Sunday, June 22, 2008

How evil can prevail in state-sanctioned biowarfare research

It's important to note that the South African clandestine chemical and biowarfare program developed after the Nuremberg Code and Helsinki Declaration, proving that while important, they aren't sufficient to protect people from dangerous political regimes. It could be argued that a democratic form of governance can prevent research abuses. But the Tuskegee and plutonium experiments show that even in democracies, research atrocities can occur. Democracies do, however, allow for a free and independent press--a critical component in exposing unethical research programs, as Welsome's journalistic tenacity proved.

And what about physicians in state-sanctioned bioweapon programs? Could another Ishii or Mengele appear in the future?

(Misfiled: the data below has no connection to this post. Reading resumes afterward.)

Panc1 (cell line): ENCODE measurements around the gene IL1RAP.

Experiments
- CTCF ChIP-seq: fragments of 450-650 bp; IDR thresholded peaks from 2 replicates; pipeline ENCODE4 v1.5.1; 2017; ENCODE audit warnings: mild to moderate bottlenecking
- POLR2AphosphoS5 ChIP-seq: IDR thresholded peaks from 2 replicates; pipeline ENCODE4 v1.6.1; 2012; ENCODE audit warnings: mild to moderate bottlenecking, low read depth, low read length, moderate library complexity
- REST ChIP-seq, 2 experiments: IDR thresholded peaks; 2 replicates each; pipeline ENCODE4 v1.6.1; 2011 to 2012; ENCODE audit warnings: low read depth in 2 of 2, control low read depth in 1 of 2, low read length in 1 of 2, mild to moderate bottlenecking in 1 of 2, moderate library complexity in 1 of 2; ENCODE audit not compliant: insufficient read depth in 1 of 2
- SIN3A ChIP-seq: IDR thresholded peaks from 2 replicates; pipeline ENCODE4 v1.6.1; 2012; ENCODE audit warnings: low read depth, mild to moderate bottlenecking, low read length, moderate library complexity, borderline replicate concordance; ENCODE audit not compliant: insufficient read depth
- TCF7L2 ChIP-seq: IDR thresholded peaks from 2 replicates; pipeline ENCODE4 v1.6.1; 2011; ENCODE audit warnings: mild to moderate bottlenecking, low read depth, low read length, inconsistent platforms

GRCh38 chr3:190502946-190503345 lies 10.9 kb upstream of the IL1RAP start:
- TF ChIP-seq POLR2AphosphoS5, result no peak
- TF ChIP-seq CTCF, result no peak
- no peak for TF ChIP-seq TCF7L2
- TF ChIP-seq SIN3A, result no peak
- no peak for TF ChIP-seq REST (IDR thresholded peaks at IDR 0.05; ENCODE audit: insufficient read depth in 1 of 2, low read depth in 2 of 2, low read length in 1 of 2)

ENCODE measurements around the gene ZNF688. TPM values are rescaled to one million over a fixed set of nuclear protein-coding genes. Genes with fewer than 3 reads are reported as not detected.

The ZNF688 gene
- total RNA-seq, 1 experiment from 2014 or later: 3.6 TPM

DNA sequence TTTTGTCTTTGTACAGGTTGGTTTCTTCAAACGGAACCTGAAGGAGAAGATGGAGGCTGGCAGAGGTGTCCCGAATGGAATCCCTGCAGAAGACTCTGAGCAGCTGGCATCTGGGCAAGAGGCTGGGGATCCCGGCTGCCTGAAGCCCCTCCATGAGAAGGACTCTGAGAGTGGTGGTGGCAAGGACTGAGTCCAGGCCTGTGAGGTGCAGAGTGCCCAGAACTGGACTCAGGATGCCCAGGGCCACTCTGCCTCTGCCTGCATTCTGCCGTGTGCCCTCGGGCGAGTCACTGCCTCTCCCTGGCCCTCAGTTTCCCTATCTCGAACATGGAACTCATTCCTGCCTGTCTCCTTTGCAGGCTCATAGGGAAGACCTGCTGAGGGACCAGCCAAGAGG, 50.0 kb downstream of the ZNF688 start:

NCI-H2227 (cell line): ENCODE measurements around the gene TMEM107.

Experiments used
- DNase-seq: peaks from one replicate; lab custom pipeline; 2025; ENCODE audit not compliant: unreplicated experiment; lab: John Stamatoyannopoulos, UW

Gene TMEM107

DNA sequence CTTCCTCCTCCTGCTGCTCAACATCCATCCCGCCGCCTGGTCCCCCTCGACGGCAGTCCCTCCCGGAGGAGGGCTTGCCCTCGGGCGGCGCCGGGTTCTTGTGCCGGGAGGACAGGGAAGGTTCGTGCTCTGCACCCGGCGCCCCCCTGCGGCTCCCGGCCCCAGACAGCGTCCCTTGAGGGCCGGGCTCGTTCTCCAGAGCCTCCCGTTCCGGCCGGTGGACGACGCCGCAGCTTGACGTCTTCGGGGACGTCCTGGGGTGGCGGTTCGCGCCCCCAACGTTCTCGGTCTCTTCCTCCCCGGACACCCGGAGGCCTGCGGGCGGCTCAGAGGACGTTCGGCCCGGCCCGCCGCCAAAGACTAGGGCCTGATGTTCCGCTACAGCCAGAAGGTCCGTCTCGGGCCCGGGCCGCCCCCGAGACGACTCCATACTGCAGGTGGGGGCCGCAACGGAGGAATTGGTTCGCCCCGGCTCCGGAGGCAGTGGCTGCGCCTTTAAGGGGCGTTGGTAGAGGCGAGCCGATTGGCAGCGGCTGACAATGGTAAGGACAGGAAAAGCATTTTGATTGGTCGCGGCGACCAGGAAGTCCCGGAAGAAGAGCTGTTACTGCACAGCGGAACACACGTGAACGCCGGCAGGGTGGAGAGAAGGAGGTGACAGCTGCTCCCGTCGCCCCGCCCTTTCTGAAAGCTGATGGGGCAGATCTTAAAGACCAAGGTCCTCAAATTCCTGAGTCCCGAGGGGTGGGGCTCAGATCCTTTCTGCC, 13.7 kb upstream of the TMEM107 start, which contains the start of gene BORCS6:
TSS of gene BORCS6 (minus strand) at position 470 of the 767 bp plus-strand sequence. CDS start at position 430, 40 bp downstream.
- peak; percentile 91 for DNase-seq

In some ways, medical training inadvertently encourages those who are predisposed to dehumanize others. For example, from the first day of anatomy lab, some medical students must mentally dehumanize their cadavers in order to dissect them. (See "Cadavers Give Docs Leg Up in Training.") And the long, grueling hours during internship and residency can lead to anger and frustration--particularly when dealing with difficult, abusive, and sometimes, violent patients.

Dr. Laura Kahn at the Bulletin of the Atomic Scientists.